Paraview, which perform the visualization of TensorView, guarantees the scalability of visualization. Like large physics simulations, a deep convolutional neural network consists of large amount of parameters and produce even larger amount of data that flows through the network. For example, the first fully connected layer in the VGG16 net connects the flattened feature maps to a wide hidden layer. This turns out to have more than 100 million() parameters. This layer alone uses 406 Megabytes memory. If we want to visualize the changing of connections, we need to have the scalability to render 100 million points per time step. Another example is the first convolutional layer of VGG16 net. The number of parameters is only . However, the feature maps produced by this convolutional layer is . If we want to take a snapshot for the activations from this layer, we need to visualize million points per time step.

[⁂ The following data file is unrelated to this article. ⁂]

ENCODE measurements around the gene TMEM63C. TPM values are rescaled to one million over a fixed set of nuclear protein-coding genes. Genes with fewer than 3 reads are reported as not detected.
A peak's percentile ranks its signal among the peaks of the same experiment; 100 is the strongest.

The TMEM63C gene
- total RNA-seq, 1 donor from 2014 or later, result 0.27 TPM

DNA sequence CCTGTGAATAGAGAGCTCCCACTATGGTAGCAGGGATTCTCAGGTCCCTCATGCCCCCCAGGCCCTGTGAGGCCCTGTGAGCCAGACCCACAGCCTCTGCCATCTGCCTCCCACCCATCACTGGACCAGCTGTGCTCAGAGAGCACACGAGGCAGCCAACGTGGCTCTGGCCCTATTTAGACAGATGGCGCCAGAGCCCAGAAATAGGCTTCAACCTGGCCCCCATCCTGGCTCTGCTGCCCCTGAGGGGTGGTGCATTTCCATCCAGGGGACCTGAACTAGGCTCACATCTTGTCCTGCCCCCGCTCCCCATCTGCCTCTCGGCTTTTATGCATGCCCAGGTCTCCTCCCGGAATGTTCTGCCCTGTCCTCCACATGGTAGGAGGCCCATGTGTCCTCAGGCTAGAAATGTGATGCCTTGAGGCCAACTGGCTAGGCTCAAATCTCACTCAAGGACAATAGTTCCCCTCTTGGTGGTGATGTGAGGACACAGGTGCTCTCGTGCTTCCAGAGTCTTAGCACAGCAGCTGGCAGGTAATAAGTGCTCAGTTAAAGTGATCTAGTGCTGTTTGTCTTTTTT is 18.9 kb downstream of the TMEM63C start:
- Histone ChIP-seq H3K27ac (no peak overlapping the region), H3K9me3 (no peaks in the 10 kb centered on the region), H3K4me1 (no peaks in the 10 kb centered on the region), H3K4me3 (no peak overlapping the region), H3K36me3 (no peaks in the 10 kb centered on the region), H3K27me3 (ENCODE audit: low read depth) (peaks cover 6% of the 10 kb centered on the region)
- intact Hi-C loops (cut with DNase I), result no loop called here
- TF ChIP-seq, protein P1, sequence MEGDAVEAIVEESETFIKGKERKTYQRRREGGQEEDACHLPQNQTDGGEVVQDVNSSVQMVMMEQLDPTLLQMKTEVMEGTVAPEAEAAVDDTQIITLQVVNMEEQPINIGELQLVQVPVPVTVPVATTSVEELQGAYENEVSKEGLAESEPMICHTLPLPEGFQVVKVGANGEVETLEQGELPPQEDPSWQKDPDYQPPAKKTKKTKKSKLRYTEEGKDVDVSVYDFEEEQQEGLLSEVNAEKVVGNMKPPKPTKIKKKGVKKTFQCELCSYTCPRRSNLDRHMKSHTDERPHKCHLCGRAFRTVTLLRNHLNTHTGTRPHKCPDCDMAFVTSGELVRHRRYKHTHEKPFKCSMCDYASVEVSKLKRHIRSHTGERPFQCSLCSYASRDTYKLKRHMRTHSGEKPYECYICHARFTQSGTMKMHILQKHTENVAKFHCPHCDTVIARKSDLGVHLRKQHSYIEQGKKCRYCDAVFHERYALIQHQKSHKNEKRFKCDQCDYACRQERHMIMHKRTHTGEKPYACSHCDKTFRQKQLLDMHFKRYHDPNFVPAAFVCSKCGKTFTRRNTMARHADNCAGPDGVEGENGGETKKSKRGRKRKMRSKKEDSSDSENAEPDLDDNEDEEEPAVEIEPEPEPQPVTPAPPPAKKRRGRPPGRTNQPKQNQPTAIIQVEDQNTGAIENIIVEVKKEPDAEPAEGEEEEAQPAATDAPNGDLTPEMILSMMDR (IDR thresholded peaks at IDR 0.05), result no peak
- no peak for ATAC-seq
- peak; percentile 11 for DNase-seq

Fig. 3: The architecture of our open framework. Then users can choose to output .csv or .vtp file or use the Catalyst co-processing pipeline to perform in situ rendering on a Paraview client.

In situ TensorView can be easily embedded into TensorFlow framework. The TensorFlow is built upon Python and a lot of the state of art networks have been implemented upon it. We provide TensorView APIs in Python. So users can directly call these APIs inside their neural network code base. Then the Paraview takes in the output and do the visualization.

4.2 The content of visualization

As discussed in previous sections, the most interesting data to visualize in the in situ TensorView open framework are weights and activations. During training phase, the weights are updated at each time step for many epochs. Researchers can use our visualization tool to observe the changing of weights. Normally, We expect to recognize the weights converge after some epochs. However, we will notice the weights stop changing at early stage of training if the learning rate is too high. We provide two views to visualize the changing of weight parameters. The first type is window view, which directly display the changing of weight values of convolutional filter windows. The second type is the trajectory view, which depicts the changing of weight parameters like a path through the high dimensional parameter spaces.